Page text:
5.7.1 Current Position


5.7.1.1 Status The GPS status register is a read only register. The value returned from this register can be either 0 or 1. If it is 0 then the last GPS position fix was invalid, if it is a 1 then the position data is valid. An invalid GPS fix will be indicated if: 1. The GPS engine determines that it does not have a valid fix. (Note that even if the GPS reports a valid fix, the accuracy might be severely degraded in poor sky view conditions, in particular where direct line of sight to GPS satellites is blocked but the reflected signals are strong enough to be accepted for location determination.) 2. The terminal operating mode is changed so that the GPS is turned off 3. The MSP does not receive a message from the GPS for 4 seconds. 5.7.1.2 Latitude The GPS latitude register contains the last value for the terminal position as read from the GPS receiver. The format of the value is shown in Table 27 Bits 31 23..30 17..22 11..16 4..10 0..3 Function Sign (0 = +ve, 1 = -ve) Degrees Minutes Seconds Hundredths of a second Unused

Table 27 Latitude/Longitude Data Format 5.7.1.3 Longitude The GPS longitude register contains the last value for the terminal position as read from the GPS receiver. The format of the value is shown in Table 27. 5.7.1.4 Speed The GPS speed register contains the last value for terminal unit speed as read from the GPS receiver. The speed is stored as a value in the range 0..32767 with a resolution of 0.1 m/s. 5.7.1.5 Heading The GPS heading register contains the last value for the terminal heading as read from the GPS receiver. The heading is stored as a value in the range 0..3599 and with a resolution of 0.1 degrees.

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5.7.1.6 Altitude The GPS Altitude register contains the last value for the terminal altitude as read from the GPS receiver. The altitude is stored as a value in metres. 5.7.1.7 Horizontal Dilution of Precision (HDOP) The HDOP provides an indication of positional accuracy; the lower the HDOP the better. The HDOP register provides an integer value which is the HDOP * 100. The 16 bit register is set to 0xFFFF if the GPS reading is invalid. For example a register value of 0x00FA would indicate a HDOP of 2.5.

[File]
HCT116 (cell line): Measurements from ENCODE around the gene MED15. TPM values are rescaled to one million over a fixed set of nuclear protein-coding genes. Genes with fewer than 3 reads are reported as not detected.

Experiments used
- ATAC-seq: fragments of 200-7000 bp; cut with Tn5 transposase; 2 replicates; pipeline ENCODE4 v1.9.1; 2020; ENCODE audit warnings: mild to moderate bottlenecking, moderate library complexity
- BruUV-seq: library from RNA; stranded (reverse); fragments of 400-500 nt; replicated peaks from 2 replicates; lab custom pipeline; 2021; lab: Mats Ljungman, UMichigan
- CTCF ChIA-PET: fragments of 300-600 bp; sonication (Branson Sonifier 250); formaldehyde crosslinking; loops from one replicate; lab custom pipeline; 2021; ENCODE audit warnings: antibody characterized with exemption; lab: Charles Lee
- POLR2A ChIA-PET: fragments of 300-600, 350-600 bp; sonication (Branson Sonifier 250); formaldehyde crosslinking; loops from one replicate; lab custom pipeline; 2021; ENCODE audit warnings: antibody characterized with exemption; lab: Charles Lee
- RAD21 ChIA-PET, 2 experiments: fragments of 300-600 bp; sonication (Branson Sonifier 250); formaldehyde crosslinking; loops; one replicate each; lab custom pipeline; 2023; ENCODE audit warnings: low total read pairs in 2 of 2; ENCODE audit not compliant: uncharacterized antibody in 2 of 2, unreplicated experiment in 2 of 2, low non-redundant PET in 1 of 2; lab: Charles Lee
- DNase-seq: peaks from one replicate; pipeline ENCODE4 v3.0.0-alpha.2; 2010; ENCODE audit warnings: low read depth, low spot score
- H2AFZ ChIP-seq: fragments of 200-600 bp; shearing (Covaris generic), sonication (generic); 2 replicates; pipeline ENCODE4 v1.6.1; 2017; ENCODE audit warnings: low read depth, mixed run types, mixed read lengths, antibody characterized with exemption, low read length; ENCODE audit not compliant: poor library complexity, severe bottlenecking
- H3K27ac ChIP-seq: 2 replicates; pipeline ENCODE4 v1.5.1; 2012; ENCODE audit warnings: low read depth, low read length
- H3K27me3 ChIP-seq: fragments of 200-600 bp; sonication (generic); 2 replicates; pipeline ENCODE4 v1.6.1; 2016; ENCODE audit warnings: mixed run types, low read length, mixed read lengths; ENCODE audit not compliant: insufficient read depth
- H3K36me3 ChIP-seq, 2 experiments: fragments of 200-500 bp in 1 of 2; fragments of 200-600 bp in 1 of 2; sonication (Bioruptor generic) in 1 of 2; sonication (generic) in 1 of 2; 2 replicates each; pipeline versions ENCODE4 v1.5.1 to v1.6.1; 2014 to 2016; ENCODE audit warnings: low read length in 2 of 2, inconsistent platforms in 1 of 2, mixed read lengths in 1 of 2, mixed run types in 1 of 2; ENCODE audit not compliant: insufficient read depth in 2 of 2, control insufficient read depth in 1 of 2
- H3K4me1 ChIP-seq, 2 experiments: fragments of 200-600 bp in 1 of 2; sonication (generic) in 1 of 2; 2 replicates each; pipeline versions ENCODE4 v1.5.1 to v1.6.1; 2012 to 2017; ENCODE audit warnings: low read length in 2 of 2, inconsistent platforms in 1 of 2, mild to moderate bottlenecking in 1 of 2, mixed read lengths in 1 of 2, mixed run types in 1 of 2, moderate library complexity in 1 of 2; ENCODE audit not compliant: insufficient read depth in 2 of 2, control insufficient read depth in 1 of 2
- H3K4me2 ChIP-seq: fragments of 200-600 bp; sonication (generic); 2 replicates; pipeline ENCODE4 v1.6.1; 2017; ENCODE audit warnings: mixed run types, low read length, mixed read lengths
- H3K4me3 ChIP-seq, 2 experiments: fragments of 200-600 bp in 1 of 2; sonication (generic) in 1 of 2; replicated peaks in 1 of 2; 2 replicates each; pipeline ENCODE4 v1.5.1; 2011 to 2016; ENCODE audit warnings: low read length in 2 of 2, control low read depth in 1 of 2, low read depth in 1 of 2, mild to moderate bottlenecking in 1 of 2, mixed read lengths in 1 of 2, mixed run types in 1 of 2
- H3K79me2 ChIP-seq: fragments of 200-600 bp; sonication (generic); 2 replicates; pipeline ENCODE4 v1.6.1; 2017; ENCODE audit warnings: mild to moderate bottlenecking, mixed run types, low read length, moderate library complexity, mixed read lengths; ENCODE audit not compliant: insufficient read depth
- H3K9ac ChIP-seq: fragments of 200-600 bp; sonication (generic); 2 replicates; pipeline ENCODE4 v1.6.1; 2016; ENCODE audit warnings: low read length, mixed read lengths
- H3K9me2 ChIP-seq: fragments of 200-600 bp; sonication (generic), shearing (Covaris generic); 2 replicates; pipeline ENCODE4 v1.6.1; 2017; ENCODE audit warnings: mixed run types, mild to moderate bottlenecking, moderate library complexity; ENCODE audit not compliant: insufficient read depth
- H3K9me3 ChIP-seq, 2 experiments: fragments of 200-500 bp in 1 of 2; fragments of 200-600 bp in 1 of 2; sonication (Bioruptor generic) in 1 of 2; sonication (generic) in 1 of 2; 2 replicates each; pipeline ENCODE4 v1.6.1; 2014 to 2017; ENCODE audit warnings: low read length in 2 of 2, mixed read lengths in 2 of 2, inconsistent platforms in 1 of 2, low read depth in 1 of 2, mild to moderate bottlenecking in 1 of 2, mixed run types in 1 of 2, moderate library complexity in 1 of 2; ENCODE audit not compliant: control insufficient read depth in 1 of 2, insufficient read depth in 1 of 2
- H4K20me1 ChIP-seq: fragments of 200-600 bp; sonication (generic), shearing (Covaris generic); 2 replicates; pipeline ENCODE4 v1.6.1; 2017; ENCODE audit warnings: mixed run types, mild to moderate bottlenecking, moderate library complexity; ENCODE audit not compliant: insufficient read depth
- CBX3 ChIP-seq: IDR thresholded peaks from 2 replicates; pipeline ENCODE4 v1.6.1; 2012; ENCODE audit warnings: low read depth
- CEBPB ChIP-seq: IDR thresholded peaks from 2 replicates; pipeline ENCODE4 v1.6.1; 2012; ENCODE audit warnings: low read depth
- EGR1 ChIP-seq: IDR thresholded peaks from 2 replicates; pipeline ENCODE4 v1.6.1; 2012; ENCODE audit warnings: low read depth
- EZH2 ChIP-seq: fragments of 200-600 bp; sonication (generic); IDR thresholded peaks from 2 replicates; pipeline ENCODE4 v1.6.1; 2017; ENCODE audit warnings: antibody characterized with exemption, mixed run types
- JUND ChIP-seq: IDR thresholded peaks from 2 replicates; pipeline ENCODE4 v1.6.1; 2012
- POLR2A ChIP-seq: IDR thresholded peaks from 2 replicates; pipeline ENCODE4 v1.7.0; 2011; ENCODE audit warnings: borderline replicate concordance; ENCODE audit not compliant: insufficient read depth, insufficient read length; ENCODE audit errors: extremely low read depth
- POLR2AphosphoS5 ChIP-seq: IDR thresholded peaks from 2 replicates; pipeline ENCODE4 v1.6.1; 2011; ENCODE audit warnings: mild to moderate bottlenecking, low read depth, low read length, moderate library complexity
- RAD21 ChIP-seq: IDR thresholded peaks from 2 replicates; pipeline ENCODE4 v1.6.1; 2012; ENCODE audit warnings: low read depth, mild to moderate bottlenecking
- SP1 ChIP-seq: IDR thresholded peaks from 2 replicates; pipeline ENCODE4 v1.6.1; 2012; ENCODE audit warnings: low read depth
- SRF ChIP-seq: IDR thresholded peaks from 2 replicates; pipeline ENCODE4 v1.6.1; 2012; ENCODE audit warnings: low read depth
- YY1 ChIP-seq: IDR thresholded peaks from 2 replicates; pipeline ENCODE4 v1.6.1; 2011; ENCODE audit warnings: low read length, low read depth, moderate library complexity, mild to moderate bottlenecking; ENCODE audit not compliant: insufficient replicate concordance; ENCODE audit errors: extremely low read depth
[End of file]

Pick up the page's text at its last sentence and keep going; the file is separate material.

5.7.2 Reference Position


The reference position is a single location defined by its lat/long held in the Reference Latitude and Reference Longitude registers. The reference position may be updated to the current position by writing to the Store Current as Reference register. Updating to any other value is only possible via the GR serial command (paragraph 7.8.4.2). 5.7.2.1 Store Current Position as Reference This is a write only register that stores the current GPS location as the reference. 5.7.2.2 Reference Latitude This register contains the latitude value of the reference position. The format is defined in Table 27. 5.7.2.3 Reference Longitude This register contains the longitude value of the reference position. The format is defined in Table 27. 5.7.2.4 Distance from Reference The distance from reference contains the calculated distance between the reference position and the current GPS position. The distance is calculated in metres and assumes a spherical earth with a radius of 6371km.

5.7.3 Target Positions


Trigger events can be generated dependent upon the relative position of the terminal and one or more target positions. Up to 8 target positions can be defined and stored in the terminal non-volatile memory. These target positions may be updated either by operator command over the serial link, or using a forward channel message (see paragraph 6.4) over the satellite to the terminal. It is not possible to update the target positions using the script functions.